The town of Kilmallock has scarcely altered since medieval times. It still largely lies within the narrow oblong area once enclosed by the town walls; and its medieval streets are also the streets of today. All this wonderful heritage of stone being sufficient to prompt one traveller in 1777 to describe the town as 'the Irish Baalbek'.
Located in the Golden Vale region, Kilmallock is approximately 10 kilometres from the N20 Limerick - Cork road.
Kilmallock was an important Anglo-Norman town and was at the centre of Ireland’s political development from the 13th through to the 17th centuries, a history that is evident through the rich architectural heritage and national monuments around the town.
There are a number of places to visit in Kilmallock town. King's Castle, which was remodelled in the 15th Century, is located in the middle of the main street.
Of the original 1700m circuit of town wall, nearly 1200m survives and the best stretch of this survives for 544 metres, from the rear of the Catholic church to Blossom Gate and can be accessed along the West Wall Walkway.
What is particularly unique is that visitors to the West Wall Walkway will experience the same landscape as those centuries ago, as, with the exception of the south of the town, Kilmallock has never really expanded outside its original walled boundary. Elsewhere, the town wall still serves as a boundary so even a casual glance at a modern map reveals the line of the medieval defences.
Kilmallock is a walled town of ecclesiastical origin. A monastery was founded on a hill to the north of the town by St. Ceallóg in the 7th century. The monastic site moved to the banks of the river Loobagh probably in the 10th or 11th century around which the town subsequently developed.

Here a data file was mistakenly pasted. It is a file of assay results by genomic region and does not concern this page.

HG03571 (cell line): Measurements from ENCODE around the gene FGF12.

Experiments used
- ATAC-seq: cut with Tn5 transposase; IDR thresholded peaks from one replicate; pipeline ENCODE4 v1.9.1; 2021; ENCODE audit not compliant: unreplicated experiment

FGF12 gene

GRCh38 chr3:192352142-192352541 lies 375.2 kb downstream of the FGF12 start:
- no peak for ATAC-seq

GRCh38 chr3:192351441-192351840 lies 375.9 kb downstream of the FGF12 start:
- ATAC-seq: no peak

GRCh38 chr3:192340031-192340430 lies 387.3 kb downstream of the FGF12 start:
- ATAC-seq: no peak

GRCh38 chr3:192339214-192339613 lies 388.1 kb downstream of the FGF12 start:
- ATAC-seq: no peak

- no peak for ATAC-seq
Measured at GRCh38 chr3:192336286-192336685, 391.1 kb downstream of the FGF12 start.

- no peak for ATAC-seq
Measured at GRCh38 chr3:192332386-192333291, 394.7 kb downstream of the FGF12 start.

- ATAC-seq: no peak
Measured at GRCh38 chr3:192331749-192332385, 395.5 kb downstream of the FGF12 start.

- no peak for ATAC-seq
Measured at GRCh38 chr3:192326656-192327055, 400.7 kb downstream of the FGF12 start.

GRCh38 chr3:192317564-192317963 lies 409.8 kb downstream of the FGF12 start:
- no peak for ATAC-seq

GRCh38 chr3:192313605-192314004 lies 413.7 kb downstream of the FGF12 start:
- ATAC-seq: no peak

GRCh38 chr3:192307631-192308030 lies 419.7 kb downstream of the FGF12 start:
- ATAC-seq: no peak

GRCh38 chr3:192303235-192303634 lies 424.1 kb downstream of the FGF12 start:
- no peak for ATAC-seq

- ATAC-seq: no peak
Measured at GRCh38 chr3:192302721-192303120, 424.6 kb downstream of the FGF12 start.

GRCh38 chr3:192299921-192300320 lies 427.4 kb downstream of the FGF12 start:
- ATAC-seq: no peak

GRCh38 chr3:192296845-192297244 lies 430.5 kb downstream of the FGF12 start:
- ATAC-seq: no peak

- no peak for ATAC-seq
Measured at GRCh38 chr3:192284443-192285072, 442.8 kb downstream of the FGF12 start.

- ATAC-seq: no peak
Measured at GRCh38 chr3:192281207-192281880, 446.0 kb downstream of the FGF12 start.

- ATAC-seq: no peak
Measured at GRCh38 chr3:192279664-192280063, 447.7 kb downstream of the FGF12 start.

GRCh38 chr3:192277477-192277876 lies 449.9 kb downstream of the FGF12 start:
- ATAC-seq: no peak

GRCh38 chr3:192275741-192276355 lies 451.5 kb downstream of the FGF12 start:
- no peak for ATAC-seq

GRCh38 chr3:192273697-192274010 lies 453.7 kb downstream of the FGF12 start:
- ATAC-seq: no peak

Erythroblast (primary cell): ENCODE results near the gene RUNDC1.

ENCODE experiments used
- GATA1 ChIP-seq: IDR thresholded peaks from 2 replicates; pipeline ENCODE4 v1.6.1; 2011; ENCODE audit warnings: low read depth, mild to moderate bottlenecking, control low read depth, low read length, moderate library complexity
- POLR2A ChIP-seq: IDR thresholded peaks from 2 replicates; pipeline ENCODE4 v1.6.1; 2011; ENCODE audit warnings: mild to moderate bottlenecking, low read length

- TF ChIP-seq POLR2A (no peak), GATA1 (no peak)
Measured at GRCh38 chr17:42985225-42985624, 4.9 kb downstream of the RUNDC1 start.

The Dominican Priory in Kilmallock is the best preserved in Ireland and in the best setting which represents the undisturbed original curtilage of the Priory making it unique in Ireland. Blossom Gate is the only surviving of the original 5 gates along the defences.
Another notable feature in Kilmallock, which dates from the 16th century, is the remnants of the gracious stone houses that lined the main street. These buildings were the homes of the merchants and towns people, who lived on the first and second floors and traded on the ground floor.
The 16th century street is represented on the large mural beside King’s Castle. One relatively complete street fronting example of these houses is close to King’s Castle, but another semi-complete example is contained within SuperValu, as well as the north wall of a third example right in the middle of the shop.
Other tourist attractions of note include the Fenian Monument, the Catholic Church of Saints Peter and Paul and the Famine Memorial Park.
An important attraction is the Cottage Museum and Information Centre housing a collection of local artefacts, mostly from the 19th and 20th century.
Located in the town is Friars’ Gate, a former cinema which is now one of the most intimate theatres in Ireland. It stages a variety of theatrical, musical and dramatic events.
There are nearly 7km of walks around the town of Kilmallock, including the West Wall Walkway; there is a walk along the bank of the River Loobagh from North Bridge back towards the town, providing wonderful views of the Priory.
A pedestrian bridge, which is located immediately downstream of North Bridge, gives access to the Memorial Walk and a new footpath along the R518 to Bruree gives safe public access to the loop on the local road (L8659) around the Hill, passing the original monastic site.
Munster Vales is a tourism destination of domestic and international significance spanning five mountain ranges including Ballyhoura. The Munster Vales proposition is to promote and develop the outstanding outdoor activity and heritage product within East Limerick, connecting the unique visitor experiences of this rural uplands with the counties of Tipperary, Waterford, Cork and Limerick.
For more about the Munster Vales' Ballyhoura region, click here.